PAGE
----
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Does Corn Have Gluten? Know Now If It Is Gluten Free

By Adriana Seng | Gluten-Free Foods

Sep 28
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Many claims that corn is gluten-free and is essentially safe for people suffering from celiac diseases and other gluten sensitivities. However, there are also contradicting claims that says corn does contain gluten.

I will be presenting both sides of the argument so you can judge for yourself whether you want to add corn to your gluten-free diet. Find out now whether or not does corn have gluten and decide for yourself.

Corn Gluten Content Arguments

Plain corn is gluten-free

 

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One side of the argument is that even though corn is a grain, corn eaten straight from the cob is gluten free. It is also claimed that most forms of corn, more often than not, are also gluten free which makes them safe enough for people suffering both celiac and non-celiac diseases, as well as other gluten sensitivities. There may be certain varieties of corn that contain gluten especially some of the processed ones available in the market.

Argument:

Corn is a grain and definitely contains gluten. Many would claim that this is a different type of gluten that does not really cause any harm to celiac disease patients.

However, the fact remains that corn is not gluten-free. Claiming that it is gluten-free is only twisting and manipulating the fact that it does gluten, regardless of what kind of gluten it is.

Gluten from Corn is Safe

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It is claimed that even though corn does contain gluten, it does not contain the gluten Gliadin found in wheat and other grains commonly associated with celiac diseases and gluten sensitivities. It is believed that it does not trigger the same adverse effects of other forms of gluten.

Argument:

While corn may not contain the gluten Gliadin, corn has still been seen to cause severe problems in most gluten sensitive individuals. The celiac disease patients as well as gluten sensitive people who have consumed corn claim to feel absolutely no adverse effects from eating corn.

However, just because there is no outward or obvious symptoms, does not mean there is no long-term detrimental effects. It may not be obviously apparent, but it can be causing damages internally that you are just not aware of, and are still too early to diagnose.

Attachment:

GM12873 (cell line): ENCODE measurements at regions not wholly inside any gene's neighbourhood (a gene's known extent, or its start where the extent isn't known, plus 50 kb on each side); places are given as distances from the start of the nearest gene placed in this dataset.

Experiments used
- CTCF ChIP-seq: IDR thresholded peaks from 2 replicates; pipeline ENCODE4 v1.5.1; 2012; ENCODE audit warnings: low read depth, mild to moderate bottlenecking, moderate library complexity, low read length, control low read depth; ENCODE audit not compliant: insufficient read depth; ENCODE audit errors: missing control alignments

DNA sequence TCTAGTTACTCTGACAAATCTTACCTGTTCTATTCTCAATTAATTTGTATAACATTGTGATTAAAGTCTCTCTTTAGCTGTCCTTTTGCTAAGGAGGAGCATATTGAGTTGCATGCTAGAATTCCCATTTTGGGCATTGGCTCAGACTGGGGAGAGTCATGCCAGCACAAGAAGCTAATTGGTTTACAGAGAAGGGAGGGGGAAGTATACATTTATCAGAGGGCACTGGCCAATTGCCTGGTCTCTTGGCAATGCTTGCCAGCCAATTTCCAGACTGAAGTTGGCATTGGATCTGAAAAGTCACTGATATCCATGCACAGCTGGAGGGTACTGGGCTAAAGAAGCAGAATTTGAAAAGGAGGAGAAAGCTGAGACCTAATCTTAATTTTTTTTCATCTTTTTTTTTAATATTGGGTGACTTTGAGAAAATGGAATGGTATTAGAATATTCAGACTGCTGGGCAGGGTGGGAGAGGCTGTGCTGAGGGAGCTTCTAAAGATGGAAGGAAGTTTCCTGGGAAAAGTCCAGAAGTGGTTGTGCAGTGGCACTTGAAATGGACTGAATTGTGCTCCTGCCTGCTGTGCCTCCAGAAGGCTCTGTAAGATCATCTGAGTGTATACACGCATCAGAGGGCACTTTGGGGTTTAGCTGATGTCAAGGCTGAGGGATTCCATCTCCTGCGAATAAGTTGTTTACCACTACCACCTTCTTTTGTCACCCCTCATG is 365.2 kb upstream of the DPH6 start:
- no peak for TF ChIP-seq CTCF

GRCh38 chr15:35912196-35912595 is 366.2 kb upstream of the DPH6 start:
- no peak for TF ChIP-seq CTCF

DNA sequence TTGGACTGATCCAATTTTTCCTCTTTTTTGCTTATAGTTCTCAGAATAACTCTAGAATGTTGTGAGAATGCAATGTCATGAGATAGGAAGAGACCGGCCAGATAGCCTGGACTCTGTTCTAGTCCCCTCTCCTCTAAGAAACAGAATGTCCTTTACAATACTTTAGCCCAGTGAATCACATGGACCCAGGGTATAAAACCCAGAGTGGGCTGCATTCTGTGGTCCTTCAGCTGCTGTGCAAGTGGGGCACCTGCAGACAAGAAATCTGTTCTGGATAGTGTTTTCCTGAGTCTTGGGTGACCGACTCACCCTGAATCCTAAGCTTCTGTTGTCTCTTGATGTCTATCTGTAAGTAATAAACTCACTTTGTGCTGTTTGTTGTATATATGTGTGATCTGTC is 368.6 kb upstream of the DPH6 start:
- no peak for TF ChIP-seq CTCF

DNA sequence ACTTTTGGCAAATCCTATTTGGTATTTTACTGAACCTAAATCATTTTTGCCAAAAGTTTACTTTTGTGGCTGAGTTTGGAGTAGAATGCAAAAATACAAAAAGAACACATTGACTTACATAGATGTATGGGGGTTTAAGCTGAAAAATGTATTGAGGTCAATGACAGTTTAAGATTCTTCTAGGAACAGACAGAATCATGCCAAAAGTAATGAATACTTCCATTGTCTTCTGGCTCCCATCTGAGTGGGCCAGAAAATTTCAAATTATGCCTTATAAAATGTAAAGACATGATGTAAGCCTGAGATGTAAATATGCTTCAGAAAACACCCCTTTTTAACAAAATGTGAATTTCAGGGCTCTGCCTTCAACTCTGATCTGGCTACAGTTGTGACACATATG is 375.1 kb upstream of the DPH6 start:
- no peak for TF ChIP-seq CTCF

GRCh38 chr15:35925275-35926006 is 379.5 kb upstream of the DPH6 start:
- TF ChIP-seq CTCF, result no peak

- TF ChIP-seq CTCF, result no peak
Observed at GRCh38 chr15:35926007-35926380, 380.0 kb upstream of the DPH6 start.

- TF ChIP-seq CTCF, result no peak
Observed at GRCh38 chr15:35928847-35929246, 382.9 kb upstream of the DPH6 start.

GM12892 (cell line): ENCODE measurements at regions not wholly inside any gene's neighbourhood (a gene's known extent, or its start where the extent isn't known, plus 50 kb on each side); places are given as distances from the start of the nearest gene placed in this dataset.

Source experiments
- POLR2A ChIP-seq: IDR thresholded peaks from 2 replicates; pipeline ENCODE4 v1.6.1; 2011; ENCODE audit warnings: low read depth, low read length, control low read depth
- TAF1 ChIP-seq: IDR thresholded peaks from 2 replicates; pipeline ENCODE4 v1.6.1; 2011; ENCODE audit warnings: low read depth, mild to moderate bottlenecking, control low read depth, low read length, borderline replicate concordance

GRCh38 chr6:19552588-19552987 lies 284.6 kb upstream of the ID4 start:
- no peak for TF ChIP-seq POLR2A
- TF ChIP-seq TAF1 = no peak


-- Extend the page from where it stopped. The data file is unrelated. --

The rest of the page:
Corn Gluten is not bad

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Despite the fact that corn does contain corn gluten substances, it does not have any detrimental effects to people with celiac disease or gluten sensitivities.

Argument:

Again, the simple fact remains that corn does contain gluten, and while it may sound redundant, it is as simple as that. Corn gluten has not been studied sufficiently enough, to date. Researchers are still trying to find strong correlations between gluten sensitives and celiac diseases with corn consumption.

There are, however, studies that have shown that more than 50% of the patients who steer free of wheat, rye and barley but still eat corn do not get better. There is no established connection yet between corn and celiac disease patients but it is important to note that there is high probability that corn gluten may also be a culprit.

Tips for Safer Corn Consumption for a Gluten-free diet

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If you have decided to take the risk and eat corn anyway, here are a few tips:

  • If you are eating corn as a part of recipe, make sure that none of the other ingredients contain gluten. Check for any other grain additives that might contain gluten. If eating out, you can always verify at the restaurant what the ingredients or you can specifically request to remove gluten containing ingredients if it is not integral to the dish. You can always choose something else from the menu if it is not, anyway.
  • Cook your own meals. There is no better way of monitoring your meals than preparing your own food. Make sure you check ingredients and may contain labels.
  • Try to steer away from commercially produced ingredients such as frozen and canned foods. While there is a standard labeling for all gluten containing products, cross-contamination is a risk you run, especially if the manufacturer is producing other products that are not gluten free. If you are willing to get in touch with the manufacturer yourself to verify, might as well stick to fresh produce.
A few additional considerations regarding corn:
  • It is a high-calorie food with low nutritional value. You don’t really lose a lot by removing it from your diet.
  • It is the top two genetically modified produce worldwide. First in the list is soy, but rice also enters the list of top modified produces. This is literally one of the guinea pigs of the produce industry.
  • It may contain protein, but it is not a complete protein.
  • We do not digest corn very well. We flush out corn almost the same way we ingested it.
  • Contains toxic fructose.
  • Traces of mercury are found in corn syrup.
Corn is delicious and very filling. I love corn soups and just eating buttered corn as a snack. There is no harm in eating corn now and then, but if you are on a gluten free diet, adding corn to your diet cannot be a guaranteed gluten-free food and can be very bad for you.

However, if you have decided to take it on face value as gluten free, make sure to follow the tips to make sure that you eat them as safely as possible. Let me know what you think. Share with your friends if you have found this article useful.